Earlier today I was searching the web for interesting tid-bits about Evelin to share, to spice up all these admittedly monotonous photos. I came across Bast and Other Plant Fibers by Robert R. Franck (CRC Press, 2005). Franck lists Evelin as one of 31 fiber flax cultivars approved for use in Europe as of 2002. I didn’t get far enough to figure out why these 31 were approved in particular, or what the differences were between them. A research task for another day. Among other things, I learned that I’ve been spelling the variety “Marilyn” incorrectly. It is actually spelled Marylin, even though I thought I had read that it’s named after Marilyn Monroe. While it merits being on the list, for whatever reason, Evelin was not among the most popular varieties grown in western Europe in 2002. That honor went to four other varieties: Agatha, Hermes, Marylin, and Diane.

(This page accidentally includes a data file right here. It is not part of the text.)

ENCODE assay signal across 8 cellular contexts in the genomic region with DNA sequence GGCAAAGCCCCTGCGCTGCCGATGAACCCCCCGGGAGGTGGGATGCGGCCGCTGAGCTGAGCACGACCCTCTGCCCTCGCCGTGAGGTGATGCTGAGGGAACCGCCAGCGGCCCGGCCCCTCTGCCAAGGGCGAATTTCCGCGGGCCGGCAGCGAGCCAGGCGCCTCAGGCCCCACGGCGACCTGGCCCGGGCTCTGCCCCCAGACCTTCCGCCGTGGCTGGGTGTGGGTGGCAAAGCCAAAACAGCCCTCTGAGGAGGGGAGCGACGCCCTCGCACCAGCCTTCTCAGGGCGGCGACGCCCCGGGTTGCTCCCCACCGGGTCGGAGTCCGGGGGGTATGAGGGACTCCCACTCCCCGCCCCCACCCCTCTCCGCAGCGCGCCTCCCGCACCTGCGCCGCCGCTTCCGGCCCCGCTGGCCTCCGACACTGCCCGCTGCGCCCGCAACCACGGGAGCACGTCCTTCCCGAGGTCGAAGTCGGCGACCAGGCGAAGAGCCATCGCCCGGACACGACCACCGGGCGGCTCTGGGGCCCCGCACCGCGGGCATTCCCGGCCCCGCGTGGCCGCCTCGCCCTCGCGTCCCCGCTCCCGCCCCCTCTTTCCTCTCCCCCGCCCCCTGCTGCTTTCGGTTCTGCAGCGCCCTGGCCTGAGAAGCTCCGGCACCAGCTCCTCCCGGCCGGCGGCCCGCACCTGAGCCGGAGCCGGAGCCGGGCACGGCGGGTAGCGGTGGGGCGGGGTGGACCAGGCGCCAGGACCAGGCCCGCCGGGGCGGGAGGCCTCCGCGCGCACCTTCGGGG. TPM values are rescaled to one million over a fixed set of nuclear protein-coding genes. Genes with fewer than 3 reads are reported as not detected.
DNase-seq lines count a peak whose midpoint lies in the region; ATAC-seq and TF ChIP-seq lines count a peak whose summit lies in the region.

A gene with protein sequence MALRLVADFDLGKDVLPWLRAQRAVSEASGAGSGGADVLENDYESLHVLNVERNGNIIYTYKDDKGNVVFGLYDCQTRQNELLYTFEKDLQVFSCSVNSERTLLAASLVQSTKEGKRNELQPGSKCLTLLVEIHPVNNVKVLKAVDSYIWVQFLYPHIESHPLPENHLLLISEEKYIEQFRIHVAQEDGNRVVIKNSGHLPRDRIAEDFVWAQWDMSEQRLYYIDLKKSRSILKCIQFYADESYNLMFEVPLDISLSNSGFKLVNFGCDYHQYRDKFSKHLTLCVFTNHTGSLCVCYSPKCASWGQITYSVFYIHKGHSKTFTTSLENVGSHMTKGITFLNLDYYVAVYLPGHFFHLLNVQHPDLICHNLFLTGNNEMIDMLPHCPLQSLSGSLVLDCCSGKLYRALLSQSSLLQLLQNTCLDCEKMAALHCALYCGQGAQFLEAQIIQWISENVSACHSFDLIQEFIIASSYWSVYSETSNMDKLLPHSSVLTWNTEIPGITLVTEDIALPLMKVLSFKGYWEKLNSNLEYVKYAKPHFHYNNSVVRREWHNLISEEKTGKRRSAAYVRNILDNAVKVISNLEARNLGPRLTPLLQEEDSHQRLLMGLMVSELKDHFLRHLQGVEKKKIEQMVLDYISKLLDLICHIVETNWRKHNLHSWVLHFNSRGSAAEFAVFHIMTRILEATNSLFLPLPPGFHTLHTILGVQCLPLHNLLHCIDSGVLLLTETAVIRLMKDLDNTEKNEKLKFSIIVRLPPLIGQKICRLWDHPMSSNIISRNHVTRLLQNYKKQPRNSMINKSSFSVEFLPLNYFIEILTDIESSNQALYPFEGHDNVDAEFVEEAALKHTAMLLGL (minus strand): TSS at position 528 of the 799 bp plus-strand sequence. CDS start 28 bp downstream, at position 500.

I had to laugh at one comment the author made. In outlining the reasons for low productivity in certain countries, he cites one reason as being “the innate conservatism of peasant agriculture.” I think I must fall into that category.
Here are the photos of Evelin growing at Amethyst Farm in Amherst, MA. As before, each square is a foot square, and the full grid is 4 feet square. The images appear in order, numbered from 1 to 16 across the grid from bottom left corner to top right. See my original post for more info on this set-up.